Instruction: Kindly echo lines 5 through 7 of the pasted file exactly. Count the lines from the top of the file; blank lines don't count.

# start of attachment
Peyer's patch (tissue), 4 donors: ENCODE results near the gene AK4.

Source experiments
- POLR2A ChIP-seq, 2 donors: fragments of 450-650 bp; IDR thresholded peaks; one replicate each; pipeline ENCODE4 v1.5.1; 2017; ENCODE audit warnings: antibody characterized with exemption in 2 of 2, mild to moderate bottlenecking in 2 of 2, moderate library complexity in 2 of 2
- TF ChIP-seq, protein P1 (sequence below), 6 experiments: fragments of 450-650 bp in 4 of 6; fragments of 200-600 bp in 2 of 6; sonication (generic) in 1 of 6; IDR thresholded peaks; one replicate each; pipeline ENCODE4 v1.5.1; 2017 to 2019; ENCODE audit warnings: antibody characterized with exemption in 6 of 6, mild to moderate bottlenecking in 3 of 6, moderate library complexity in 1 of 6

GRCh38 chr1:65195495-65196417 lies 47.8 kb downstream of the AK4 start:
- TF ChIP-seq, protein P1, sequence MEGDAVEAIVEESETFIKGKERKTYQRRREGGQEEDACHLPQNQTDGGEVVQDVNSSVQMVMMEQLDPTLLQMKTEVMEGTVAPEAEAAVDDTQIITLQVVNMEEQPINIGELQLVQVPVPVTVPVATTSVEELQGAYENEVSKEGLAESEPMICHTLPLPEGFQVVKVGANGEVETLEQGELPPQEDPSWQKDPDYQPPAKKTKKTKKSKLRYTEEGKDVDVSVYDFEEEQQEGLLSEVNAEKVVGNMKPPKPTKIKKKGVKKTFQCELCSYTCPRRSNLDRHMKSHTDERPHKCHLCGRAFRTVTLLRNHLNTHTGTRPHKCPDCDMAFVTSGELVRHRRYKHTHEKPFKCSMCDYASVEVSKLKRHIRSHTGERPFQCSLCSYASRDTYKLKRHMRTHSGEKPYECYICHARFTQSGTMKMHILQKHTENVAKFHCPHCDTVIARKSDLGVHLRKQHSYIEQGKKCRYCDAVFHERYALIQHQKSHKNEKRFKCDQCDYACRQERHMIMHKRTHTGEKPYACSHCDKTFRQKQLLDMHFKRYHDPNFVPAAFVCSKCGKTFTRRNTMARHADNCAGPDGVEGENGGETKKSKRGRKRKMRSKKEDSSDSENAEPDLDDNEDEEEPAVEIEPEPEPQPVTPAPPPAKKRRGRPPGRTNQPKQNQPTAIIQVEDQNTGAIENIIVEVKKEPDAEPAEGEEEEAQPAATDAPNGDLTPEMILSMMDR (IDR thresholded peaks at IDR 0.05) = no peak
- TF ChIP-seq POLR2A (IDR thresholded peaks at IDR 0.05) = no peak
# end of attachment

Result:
GRCh38 chr1:65195495-65196417 lies 47.8 kb downstream of the AK4 start:
- TF ChIP-seq, protein P1, sequence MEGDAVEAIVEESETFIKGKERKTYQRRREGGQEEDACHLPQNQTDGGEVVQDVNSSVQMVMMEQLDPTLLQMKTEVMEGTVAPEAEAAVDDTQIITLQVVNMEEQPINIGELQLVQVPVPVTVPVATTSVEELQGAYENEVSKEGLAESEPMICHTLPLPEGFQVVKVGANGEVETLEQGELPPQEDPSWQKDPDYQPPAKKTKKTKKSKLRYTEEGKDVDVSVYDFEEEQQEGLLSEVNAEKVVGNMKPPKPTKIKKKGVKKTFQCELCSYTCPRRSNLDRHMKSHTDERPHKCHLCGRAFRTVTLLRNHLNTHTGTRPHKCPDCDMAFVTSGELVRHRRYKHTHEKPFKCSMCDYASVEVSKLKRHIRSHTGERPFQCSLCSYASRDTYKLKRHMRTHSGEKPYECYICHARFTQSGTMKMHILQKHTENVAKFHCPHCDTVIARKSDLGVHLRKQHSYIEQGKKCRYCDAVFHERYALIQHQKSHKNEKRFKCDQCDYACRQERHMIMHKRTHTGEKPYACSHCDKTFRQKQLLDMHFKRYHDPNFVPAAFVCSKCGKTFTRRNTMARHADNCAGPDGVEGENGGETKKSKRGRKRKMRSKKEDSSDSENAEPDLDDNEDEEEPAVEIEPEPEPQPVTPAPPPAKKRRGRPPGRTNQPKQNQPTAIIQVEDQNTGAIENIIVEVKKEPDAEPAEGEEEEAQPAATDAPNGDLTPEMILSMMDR (IDR thresholded peaks at IDR 0.05) = no peak
- TF ChIP-seq POLR2A (IDR thresholded peaks at IDR 0.05) = no peak